The Sausage Equator and Other Food Borders

There are many ways to divide countries – lines
can be drawn along sporting teams, religion, politics, but the most delicious way, is of
course food and drink. So what’s a sausage equator? Where is it, and what does it divide? Most borders on earth are formed by natural
barriers, ethnography, or historical events. But there are deep cultural differences that
create divisions even within countries – in Germany, that division is the white sausage
equator. We’ll get to the sausages in a moment, but
make sure you stick around to the end of the video for Australia’s own culinary boundaries. Germany is a prime example of a nation divided
by food. The prevalence of wheat beer and barley beer
separates north and south. This fruit is an Apfel – except in the north
where it’s colloquially known as an Appel. Germany even has a clear geographical divide
in its food supermarkets. Since the 1960’s, the supermarket Aldi has
been split into 2 entities, establishing the Aldi equator – with Aldi Nord operating to
the north, and Aldi Süd in the south. But Germany’s best example of cultural food
division comes in the form of the Weißwurstäquator – or white sausage equator. The sausage equator divides north and south
Germany, with specific reference to the preferred kind of white sausage in the south of Germany. In the south, predominantly in Bavaria – white
sausages made from veal and pork are wildly popular over the perhaps better-known bratwurst
or frankfurter. The exact course of the equator is debated
– some people define it along the river Main, others along the river Danube and others
simply within a 100km radius of Munich. Wherever the exact line, though – the Weißwurstäquator
is a serious concept – so serious as to have made it into the definitive German dictionary,
the Duden. What makes the Weißwurstäquator a meatier
topic, is that it isn’t just about preferences of sausage. Germany has a rich history of different states
that variously clashed and united – and the cultural, language, and food differences
between different states, and especially between north and south, are still prevalent today. The white sausage equator and is an analogue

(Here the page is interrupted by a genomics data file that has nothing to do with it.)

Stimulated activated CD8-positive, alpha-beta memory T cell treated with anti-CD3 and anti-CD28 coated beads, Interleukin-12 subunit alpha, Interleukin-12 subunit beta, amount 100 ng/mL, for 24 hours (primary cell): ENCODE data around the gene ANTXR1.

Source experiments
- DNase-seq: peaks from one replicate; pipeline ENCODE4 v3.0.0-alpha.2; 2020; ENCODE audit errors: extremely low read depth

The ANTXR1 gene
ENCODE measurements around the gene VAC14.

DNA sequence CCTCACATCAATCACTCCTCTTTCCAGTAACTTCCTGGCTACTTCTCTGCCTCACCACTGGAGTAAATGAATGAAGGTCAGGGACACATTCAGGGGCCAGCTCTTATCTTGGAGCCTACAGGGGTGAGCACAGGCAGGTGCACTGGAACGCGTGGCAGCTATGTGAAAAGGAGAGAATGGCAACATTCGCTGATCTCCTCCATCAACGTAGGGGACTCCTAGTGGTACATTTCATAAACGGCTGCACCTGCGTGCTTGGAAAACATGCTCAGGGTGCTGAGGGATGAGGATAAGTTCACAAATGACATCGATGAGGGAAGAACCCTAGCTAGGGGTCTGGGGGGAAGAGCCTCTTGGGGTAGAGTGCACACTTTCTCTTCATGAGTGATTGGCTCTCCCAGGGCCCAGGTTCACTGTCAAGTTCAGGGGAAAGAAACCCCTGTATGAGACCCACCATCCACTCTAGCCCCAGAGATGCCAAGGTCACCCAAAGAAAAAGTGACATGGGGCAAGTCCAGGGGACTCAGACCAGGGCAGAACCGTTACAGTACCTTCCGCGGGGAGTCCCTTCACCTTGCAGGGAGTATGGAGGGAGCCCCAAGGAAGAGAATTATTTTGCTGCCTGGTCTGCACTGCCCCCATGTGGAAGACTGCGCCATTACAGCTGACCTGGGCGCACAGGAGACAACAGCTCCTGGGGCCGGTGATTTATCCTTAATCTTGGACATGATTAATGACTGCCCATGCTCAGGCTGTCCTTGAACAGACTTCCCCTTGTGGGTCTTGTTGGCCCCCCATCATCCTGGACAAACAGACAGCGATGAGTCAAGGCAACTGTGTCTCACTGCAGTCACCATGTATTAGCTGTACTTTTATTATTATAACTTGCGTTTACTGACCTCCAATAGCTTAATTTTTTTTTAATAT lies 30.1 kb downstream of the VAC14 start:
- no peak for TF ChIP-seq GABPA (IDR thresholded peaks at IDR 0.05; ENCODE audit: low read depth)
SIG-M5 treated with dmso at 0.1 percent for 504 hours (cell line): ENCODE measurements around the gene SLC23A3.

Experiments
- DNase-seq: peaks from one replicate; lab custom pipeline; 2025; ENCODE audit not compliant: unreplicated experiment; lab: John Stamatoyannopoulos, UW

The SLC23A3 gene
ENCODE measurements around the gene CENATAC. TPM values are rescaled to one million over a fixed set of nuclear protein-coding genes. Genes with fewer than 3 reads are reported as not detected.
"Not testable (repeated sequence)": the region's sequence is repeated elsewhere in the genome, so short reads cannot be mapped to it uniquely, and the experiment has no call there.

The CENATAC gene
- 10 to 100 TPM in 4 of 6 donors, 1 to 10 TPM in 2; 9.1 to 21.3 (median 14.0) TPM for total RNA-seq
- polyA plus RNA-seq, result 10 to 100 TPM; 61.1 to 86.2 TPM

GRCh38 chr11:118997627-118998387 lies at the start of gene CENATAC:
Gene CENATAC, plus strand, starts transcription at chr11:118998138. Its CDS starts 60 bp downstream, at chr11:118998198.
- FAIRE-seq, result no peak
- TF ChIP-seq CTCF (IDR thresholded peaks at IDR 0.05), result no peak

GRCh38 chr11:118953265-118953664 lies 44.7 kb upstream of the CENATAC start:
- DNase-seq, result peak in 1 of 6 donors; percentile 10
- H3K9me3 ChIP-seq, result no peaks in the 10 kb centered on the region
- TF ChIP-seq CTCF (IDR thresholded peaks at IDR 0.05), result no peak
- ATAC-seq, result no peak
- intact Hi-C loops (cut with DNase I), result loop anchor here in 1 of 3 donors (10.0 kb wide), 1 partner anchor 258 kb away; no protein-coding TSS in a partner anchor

for these differences and is subjectively used by those on either side of the border
to highlight them. Germany is of course not alone in being divided
by food. Neighbouring Switzerland has its own food
equator, the hash-potato trench – Röstigraben. This line separates the culturally Swiss-German
portion of the country, where Rösti or hash-potato, is a staple, from the French-speaking and
Italian parts of the country. While researching this video I found numerous
other examples of different countries with food equators, let me know in the comments
what culinary borders your country has. In Australia we have the unglamorous Red Rooster
line – which neatly separates Sydney and Western Sydney by way of mapping the outlets
of a fast-food chain called Red Rooster. There’s also a debate over how to name this
delicious fried potato snack, depending on which part of the country you’re in. Cultural and food borders are not set in stone
– they are often fluid and can be totally subjective. But they’re a good reminder of the historical
context in which culture develops, and the way in which people adapt to different environments. Make sure you subscribe to get notified about
my next video, and check out my other videos here. Thanks for watching.

3 thoughts on “The Sausage Equator and Other Food Borders

  1. I demand that this be implemented in every atlas immediately! In France, I would say our food equateur is Olive oil vs Butter. In terms of pronunciation, there is also a big argument of "Pain au Chocolat" vs "Chocolatine".

    Another great video man. Deserve way more subs.

    P.S: Your German pronunciation is pretty good man!

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